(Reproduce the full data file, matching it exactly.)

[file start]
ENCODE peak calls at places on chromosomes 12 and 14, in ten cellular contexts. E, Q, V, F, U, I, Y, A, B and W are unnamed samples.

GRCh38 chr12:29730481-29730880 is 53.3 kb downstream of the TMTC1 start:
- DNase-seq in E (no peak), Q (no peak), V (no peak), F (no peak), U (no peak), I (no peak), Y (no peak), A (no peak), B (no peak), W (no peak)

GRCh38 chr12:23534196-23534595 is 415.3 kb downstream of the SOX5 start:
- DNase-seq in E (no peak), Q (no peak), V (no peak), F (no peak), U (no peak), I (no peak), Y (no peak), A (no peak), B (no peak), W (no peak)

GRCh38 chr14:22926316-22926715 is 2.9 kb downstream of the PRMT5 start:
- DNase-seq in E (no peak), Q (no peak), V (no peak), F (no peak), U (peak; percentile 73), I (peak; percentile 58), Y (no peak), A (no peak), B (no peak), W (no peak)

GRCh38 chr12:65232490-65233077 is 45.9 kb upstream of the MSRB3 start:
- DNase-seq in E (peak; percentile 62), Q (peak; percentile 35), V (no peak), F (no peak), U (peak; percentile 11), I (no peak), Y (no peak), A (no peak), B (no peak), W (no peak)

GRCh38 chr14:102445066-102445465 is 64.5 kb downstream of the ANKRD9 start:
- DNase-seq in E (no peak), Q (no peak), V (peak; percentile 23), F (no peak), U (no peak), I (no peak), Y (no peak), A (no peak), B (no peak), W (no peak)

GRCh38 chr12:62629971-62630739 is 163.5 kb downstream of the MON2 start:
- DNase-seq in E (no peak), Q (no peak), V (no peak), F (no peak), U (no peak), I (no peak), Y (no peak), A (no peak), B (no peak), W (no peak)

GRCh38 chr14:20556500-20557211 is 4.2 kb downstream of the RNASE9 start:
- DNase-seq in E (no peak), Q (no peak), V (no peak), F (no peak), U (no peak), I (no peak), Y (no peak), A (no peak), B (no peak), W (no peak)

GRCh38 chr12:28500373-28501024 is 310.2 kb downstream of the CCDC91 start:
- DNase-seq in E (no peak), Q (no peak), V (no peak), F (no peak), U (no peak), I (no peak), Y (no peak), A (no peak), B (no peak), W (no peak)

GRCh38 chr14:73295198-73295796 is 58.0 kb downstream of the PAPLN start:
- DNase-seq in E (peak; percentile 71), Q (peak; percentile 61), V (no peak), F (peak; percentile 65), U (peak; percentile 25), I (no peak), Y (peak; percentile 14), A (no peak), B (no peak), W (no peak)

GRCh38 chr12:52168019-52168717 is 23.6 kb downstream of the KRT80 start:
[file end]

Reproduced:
ENCODE peak calls at places on chromosomes 12 and 14, in ten cellular contexts. E, Q, V, F, U, I, Y, A, B and W are unnamed samples.

GRCh38 chr12:29730481-29730880 is 53.3 kb downstream of the TMTC1 start:
- DNase-seq in E (no peak), Q (no peak), V (no peak), F (no peak), U (no peak), I (no peak), Y (no peak), A (no peak), B (no peak), W (no peak)

GRCh38 chr12:23534196-23534595 is 415.3 kb downstream of the SOX5 start:
- DNase-seq in E (no peak), Q (no peak), V (no peak), F (no peak), U (no peak), I (no peak), Y (no peak), A (no peak), B (no peak), W (no peak)

GRCh38 chr14:22926316-22926715 is 2.9 kb downstream of the PRMT5 start:
- DNase-seq in E (no peak), Q (no peak), V (no peak), F (no peak), U (peak; percentile 73), I (peak; percentile 58), Y (no peak), A (no peak), B (no peak), W (no peak)

GRCh38 chr12:65232490-65233077 is 45.9 kb upstream of the MSRB3 start:
- DNase-seq in E (peak; percentile 62), Q (peak; percentile 35), V (no peak), F (no peak), U (peak; percentile 11), I (no peak), Y (no peak), A (no peak), B (no peak), W (no peak)

GRCh38 chr14:102445066-102445465 is 64.5 kb downstream of the ANKRD9 start:
- DNase-seq in E (no peak), Q (no peak), V (peak; percentile 23), F (no peak), U (no peak), I (no peak), Y (no peak), A (no peak), B (no peak), W (no peak)

GRCh38 chr12:62629971-62630739 is 163.5 kb downstream of the MON2 start:
- DNase-seq in E (no peak), Q (no peak), V (no peak), F (no peak), U (no peak), I (no peak), Y (no peak), A (no peak), B (no peak), W (no peak)

GRCh38 chr14:20556500-20557211 is 4.2 kb downstream of the RNASE9 start:
- DNase-seq in E (no peak), Q (no peak), V (no peak), F (no peak), U (no peak), I (no peak), Y (no peak), A (no peak), B (no peak), W (no peak)

GRCh38 chr12:28500373-28501024 is 310.2 kb downstream of the CCDC91 start:
- DNase-seq in E (no peak), Q (no peak), V (no peak), F (no peak), U (no peak), I (no peak), Y (no peak), A (no peak), B (no peak), W (no peak)

GRCh38 chr14:73295198-73295796 is 58.0 kb downstream of the PAPLN start:
- DNase-seq in E (peak; percentile 71), Q (peak; percentile 61), V (no peak), F (peak; percentile 65), U (peak; percentile 25), I (no peak), Y (peak; percentile 14), A (no peak), B (no peak), W (no peak)

GRCh38 chr12:52168019-52168717 is 23.6 kb downstream of the KRT80 start: